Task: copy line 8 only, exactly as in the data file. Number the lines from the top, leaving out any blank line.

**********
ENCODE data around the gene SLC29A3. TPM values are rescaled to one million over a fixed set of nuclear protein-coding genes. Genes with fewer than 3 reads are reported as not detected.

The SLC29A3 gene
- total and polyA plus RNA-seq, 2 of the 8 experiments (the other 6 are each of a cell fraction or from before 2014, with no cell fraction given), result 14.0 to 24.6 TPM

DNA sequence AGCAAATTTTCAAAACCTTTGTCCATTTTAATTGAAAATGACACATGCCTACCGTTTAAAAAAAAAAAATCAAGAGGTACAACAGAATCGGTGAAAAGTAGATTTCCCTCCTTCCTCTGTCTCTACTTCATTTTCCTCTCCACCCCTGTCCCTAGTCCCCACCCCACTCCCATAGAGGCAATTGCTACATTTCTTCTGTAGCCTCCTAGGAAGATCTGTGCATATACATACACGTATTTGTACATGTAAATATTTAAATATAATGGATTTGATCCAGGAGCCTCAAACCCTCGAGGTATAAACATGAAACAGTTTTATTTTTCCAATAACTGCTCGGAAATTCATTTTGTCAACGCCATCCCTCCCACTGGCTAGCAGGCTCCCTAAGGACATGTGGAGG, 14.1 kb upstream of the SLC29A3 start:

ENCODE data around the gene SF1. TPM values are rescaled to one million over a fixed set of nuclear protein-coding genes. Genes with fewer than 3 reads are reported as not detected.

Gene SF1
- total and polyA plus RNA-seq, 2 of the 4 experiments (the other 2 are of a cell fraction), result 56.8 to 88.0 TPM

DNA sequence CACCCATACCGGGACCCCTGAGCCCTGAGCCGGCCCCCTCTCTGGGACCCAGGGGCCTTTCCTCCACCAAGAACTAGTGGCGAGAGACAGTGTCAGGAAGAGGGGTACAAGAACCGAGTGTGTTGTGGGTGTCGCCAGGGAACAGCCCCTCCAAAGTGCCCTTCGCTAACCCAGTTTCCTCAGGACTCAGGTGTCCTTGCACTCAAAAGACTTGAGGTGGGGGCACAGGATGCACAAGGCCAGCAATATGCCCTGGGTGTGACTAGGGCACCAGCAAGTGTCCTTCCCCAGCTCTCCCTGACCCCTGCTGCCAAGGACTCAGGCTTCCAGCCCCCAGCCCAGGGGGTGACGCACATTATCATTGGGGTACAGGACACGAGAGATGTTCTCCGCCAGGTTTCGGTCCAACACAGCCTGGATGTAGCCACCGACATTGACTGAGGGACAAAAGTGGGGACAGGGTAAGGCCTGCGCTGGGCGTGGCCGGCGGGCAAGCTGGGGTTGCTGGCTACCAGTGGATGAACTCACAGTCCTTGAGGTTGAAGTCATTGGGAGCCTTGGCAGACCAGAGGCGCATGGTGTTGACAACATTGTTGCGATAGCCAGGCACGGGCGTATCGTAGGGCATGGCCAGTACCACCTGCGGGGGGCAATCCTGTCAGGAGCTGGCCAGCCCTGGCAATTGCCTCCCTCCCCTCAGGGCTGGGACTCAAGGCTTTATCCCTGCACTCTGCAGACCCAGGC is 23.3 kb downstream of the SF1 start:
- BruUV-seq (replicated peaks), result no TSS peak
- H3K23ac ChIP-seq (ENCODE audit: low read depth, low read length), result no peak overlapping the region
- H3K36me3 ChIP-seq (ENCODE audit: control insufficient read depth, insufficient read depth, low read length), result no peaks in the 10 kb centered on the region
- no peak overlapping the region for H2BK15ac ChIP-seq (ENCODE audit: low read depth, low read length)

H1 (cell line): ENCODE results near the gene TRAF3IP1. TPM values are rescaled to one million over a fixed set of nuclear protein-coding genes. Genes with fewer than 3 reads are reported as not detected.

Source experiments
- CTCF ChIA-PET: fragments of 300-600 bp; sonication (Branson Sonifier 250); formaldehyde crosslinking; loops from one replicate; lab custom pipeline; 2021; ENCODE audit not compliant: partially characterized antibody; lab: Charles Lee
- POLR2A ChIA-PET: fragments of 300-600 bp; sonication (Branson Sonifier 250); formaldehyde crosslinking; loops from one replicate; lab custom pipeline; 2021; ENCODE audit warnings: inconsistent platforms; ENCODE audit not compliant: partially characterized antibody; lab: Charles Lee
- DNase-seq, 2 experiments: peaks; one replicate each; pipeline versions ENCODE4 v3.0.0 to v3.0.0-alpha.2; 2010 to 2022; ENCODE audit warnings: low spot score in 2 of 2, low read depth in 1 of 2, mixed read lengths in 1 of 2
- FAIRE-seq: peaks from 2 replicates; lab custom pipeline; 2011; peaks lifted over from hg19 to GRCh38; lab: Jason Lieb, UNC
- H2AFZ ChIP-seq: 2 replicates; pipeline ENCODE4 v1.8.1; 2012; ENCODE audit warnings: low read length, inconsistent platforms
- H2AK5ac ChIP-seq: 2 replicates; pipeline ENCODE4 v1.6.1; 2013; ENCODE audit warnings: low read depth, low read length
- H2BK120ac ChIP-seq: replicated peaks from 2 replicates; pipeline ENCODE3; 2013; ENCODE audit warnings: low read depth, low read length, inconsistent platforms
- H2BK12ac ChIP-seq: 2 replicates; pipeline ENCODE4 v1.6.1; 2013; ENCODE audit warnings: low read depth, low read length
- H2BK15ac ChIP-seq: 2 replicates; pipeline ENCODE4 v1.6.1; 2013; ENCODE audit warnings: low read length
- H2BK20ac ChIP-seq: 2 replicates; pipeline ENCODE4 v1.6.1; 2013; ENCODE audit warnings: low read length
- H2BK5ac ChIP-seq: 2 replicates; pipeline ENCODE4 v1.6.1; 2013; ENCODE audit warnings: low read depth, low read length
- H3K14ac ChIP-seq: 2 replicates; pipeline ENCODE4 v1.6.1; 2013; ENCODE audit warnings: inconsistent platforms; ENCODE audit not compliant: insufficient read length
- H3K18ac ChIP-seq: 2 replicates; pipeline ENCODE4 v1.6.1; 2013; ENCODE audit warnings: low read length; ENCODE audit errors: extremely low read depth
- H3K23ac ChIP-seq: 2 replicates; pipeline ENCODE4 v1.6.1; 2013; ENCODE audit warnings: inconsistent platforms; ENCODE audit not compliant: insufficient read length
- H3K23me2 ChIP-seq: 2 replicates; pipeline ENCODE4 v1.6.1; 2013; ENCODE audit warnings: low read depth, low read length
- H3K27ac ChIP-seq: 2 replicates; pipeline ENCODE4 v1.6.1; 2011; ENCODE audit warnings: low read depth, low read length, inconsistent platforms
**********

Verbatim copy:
DNA sequence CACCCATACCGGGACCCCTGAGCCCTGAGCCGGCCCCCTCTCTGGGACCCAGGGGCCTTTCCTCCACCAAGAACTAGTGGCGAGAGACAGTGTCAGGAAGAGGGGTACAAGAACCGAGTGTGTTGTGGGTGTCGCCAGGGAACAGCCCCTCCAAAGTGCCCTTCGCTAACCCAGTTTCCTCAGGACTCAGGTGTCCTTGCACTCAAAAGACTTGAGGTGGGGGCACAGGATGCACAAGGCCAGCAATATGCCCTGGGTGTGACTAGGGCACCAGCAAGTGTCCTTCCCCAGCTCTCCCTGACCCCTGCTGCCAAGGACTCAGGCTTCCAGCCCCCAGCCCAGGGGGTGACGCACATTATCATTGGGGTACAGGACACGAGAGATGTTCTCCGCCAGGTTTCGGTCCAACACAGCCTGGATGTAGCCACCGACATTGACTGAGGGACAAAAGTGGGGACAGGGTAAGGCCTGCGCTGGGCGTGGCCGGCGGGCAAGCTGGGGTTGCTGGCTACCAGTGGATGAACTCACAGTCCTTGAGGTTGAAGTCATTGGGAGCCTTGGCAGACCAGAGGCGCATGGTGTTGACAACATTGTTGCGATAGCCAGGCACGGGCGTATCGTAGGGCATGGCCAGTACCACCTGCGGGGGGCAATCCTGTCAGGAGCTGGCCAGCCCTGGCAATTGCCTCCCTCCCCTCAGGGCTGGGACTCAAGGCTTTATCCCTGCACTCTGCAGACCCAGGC is 23.3 kb downstream of the SF1 start: